Now for those of us with children, it’s coming to that time of year when we’re getting them all ready to go back to school or possibly even preparing them to start school for the first time.
I remember when my eldest started school for the first time; there were a lot of new faces to get acquainted with, both for him and myself. Within a few weeks, everything had started to settle and the other parents’ faces were becoming familiar.
We were all starting to chat in the school car park, getting to know one another and I couldn’t help but notice that several of the mothers had commented on the fact that their children were intolerant of several foods after having undergone an allergy test. Most of these tests had been performed at various clinics, namely homeopathists or some sort of alternative medicine institution.
There are multiple tests for allergy available but many have very limited scientific credibility or no scientific basis at all.
Indeed, they are not recommended in the diagnosis of food allergy by the National Institute for Health and Clinical Excellence (NICE).
Examples of such allergy tests are:
Electrodermal tests (Vega tests)
IgG antibody tests (The York test)
Histamine release tests
Cellular Allergen Stimulation test (CAST)
Leucocytotoxic test (ALCAT or Nutron)
To explain in a little bit more detail what some of these alternative tests involve –
In electrodermal testing (Vega testing), the patient holds a hand electrode which completes an electric circuit with a galvanometer. An extract of the food in question is placed on an aluminium plate which is then inserted into this electrical circuit. Any change in the electromagnetic conductivity is taken to indicate an allergy or intolerance to the food in question. (See Figure 1)
Figure 1 – Electrodermal or Vega testing.
In applied kinesiology, the patient is asked to hold one arm out to one side. The suspected allergeneic food is then placed in front of the patient and the assessor presses down on the patient’s outstretched arm. Any perceived weakness in the arm while the food is present is taken to indicate an allergy to that food. (See Figure 2)
Figure 2 – Applied kinesiology
IgG antibody testing is one test which frequently confuses patients as it sounds very similar to the scientifically proven IgE antibody test which allergy specialists use in the diagnosis of allergies. IgG antibodies do exist in the human body but they play no role in food allergy. Various IgG antibody tests are available costing from £19.99 up to £299 and all are tests which can be performed in the comfort of your own home. Again, NICE advise against the use of IgG antibody testing as there is little scientific evidence to support its role in the diagnosis of allergy.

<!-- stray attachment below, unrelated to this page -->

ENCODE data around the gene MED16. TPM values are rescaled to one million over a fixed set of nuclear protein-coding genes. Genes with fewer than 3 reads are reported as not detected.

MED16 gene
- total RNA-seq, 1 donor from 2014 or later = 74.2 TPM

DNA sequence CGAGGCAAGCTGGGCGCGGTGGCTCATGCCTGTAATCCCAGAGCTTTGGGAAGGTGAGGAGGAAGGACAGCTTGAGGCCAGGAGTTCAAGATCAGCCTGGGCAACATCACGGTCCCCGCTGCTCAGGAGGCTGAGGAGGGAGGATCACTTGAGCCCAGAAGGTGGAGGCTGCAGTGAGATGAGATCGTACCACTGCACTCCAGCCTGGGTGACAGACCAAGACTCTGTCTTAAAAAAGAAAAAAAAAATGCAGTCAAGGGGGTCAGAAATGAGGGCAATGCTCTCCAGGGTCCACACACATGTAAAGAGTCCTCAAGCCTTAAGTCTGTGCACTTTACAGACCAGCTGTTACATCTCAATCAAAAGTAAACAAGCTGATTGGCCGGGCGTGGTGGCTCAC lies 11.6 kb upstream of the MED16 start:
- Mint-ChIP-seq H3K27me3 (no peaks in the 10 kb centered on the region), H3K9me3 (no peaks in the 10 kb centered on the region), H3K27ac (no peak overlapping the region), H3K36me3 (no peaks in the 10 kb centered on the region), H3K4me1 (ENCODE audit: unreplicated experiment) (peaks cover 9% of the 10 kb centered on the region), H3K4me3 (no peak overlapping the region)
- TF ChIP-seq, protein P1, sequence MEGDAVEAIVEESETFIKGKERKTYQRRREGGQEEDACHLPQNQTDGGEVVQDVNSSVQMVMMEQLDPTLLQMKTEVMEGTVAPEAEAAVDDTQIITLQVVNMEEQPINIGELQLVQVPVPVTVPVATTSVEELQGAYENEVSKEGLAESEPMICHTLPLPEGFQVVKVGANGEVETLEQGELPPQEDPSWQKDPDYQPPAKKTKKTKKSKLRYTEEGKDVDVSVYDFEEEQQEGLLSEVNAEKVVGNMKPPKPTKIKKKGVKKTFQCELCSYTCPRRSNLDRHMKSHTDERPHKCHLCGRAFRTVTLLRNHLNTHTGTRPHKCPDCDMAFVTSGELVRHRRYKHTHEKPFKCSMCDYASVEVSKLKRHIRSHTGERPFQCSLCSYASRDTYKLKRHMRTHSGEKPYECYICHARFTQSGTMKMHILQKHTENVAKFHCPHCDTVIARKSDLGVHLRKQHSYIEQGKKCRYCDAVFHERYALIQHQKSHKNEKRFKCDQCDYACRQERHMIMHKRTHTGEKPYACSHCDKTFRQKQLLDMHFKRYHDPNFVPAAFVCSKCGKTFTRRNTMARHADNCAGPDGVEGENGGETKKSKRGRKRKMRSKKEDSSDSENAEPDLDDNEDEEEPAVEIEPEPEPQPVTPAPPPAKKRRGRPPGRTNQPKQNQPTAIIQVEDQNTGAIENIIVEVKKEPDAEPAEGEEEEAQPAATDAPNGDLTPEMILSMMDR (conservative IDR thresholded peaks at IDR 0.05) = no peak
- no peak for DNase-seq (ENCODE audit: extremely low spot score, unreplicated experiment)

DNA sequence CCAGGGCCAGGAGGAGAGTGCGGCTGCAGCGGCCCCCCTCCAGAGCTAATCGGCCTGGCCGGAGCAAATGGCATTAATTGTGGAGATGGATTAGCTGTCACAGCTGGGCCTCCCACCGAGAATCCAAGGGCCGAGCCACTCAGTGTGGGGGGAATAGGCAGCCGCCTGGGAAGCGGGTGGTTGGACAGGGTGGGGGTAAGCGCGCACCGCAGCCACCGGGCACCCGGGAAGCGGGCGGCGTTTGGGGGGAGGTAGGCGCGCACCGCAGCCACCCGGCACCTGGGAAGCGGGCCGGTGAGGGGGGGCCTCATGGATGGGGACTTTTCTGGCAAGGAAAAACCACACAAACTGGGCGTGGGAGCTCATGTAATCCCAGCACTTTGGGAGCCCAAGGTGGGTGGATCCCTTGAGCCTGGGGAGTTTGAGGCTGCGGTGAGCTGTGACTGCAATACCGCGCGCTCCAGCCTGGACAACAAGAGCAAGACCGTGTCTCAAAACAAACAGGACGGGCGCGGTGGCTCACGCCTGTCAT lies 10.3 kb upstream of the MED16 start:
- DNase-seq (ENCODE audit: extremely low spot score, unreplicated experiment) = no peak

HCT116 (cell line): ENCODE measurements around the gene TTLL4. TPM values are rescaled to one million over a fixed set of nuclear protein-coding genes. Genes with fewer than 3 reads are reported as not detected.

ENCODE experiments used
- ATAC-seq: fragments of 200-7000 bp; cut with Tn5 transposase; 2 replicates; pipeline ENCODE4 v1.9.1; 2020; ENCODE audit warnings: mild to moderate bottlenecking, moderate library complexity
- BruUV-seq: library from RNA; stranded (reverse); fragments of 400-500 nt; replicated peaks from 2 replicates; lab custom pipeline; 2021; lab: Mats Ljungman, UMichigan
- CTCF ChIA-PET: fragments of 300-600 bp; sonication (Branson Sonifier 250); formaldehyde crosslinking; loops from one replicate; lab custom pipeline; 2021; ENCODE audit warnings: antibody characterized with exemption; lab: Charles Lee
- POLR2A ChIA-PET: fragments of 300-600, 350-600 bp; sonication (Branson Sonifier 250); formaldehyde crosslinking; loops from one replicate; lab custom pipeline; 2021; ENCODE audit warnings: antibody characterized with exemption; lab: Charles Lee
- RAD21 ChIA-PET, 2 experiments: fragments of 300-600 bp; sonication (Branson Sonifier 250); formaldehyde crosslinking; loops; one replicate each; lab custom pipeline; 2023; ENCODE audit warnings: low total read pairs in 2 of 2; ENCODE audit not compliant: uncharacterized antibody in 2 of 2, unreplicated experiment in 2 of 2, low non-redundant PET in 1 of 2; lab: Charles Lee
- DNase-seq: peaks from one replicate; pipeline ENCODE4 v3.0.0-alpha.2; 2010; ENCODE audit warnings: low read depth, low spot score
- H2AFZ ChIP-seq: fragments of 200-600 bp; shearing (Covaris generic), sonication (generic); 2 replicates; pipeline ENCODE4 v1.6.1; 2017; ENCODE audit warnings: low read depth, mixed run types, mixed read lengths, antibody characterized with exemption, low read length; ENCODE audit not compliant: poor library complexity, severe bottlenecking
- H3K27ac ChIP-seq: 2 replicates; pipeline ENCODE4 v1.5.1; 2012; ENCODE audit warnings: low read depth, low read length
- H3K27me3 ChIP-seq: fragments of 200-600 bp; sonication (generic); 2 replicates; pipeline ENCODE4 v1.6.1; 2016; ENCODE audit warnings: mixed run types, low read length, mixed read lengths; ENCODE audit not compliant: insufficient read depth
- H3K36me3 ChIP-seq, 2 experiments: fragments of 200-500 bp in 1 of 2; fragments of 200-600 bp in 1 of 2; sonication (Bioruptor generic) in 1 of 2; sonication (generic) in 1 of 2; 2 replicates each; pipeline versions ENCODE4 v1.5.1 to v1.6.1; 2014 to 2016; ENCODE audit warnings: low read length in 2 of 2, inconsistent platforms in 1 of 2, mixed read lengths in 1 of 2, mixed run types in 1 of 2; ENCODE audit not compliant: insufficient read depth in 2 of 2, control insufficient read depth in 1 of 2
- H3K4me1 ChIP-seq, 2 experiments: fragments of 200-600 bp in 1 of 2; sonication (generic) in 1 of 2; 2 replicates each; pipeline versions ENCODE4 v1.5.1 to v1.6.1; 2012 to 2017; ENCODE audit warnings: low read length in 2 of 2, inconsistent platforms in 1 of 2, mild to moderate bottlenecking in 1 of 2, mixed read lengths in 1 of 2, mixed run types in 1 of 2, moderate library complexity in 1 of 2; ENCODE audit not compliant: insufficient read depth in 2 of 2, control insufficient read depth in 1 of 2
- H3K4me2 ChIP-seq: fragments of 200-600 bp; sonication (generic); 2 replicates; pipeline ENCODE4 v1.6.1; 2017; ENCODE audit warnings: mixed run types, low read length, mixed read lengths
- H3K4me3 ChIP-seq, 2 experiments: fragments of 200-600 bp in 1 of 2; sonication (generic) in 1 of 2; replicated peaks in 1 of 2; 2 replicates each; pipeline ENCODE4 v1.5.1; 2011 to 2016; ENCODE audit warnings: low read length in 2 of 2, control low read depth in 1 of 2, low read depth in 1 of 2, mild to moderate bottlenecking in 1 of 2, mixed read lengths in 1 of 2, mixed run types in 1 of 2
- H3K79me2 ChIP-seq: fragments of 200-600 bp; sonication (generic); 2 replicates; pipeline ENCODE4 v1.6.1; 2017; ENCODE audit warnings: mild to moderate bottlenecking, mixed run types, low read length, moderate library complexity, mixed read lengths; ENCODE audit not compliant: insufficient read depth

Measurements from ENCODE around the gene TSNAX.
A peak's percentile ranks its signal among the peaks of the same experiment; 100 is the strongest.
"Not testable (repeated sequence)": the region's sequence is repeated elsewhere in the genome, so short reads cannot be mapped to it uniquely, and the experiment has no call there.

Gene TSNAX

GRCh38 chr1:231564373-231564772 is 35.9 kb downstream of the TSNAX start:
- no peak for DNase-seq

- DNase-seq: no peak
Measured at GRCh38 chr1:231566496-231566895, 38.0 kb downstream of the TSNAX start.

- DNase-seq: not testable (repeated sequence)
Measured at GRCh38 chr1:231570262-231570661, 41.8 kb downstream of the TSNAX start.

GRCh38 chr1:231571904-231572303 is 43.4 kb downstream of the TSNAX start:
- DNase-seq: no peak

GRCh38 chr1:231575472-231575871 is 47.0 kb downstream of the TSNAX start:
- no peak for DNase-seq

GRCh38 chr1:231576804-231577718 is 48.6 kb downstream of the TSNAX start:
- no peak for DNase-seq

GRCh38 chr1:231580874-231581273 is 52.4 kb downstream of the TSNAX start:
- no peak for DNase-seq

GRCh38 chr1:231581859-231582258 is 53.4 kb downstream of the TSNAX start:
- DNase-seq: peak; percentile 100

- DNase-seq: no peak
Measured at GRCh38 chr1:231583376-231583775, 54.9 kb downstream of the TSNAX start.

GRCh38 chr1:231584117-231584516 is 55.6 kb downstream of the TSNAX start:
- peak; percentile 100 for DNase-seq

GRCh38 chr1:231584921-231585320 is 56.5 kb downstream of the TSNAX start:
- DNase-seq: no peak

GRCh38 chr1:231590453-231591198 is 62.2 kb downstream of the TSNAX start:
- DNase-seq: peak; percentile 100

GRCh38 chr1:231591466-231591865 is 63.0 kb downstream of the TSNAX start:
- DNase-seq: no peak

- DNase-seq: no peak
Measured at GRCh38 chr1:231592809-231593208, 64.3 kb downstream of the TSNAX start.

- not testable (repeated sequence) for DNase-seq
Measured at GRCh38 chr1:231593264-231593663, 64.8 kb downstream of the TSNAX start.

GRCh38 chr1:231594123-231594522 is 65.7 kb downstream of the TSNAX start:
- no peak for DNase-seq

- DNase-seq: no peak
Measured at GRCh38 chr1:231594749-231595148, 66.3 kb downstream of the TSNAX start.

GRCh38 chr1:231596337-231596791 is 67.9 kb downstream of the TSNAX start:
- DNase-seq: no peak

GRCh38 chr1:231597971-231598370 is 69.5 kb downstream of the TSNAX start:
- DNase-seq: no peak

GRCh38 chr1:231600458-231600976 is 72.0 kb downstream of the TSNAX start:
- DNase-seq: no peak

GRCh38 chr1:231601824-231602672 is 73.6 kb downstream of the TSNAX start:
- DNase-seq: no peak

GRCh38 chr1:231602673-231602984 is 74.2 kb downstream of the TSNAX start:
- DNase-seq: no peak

There are only two tests which are used in the diagnosis of food allergy.
These are skin prick tests or blood testing for IgE antibodies. IgE is the antibody involved in immediate allergic reactions. These should be performed by someone who is trained to interpret the results in combination with a full clinical history.
Why is it important to get a diagnosis of food allergy correct?
It is important to get the diagnosis of food allergy correct as it may mean life-long avoidance of that food. It has also been shown that the quality of life of a food allergic person can be lower than that of a person suffering with diabetes. This can be because food shopping times are longer, eating out can become a nightmare and food allergy sufferers often live in fear of accidentally eating a food which could possibly kill them.
Also, as I saw in the school car park, parents are cutting out whole food groups (such as dairy, wheat and egg products) from the diet of their children and in some cases this can lead to disastrous consequences.
Why, what can happen?
Children are rapidly growing and need as broad a diet as possible in order to gain all the nutrients they require in order to be healthy. At Beckenham hospital, our Paediatric Allergy team are seeing more and more cases of children with rickets and other dietary deficiencies and clearly, this should not be happening, especially in children in whom there is no proven food allergy.
Dr Sandy Flann, Consultant Dermatologist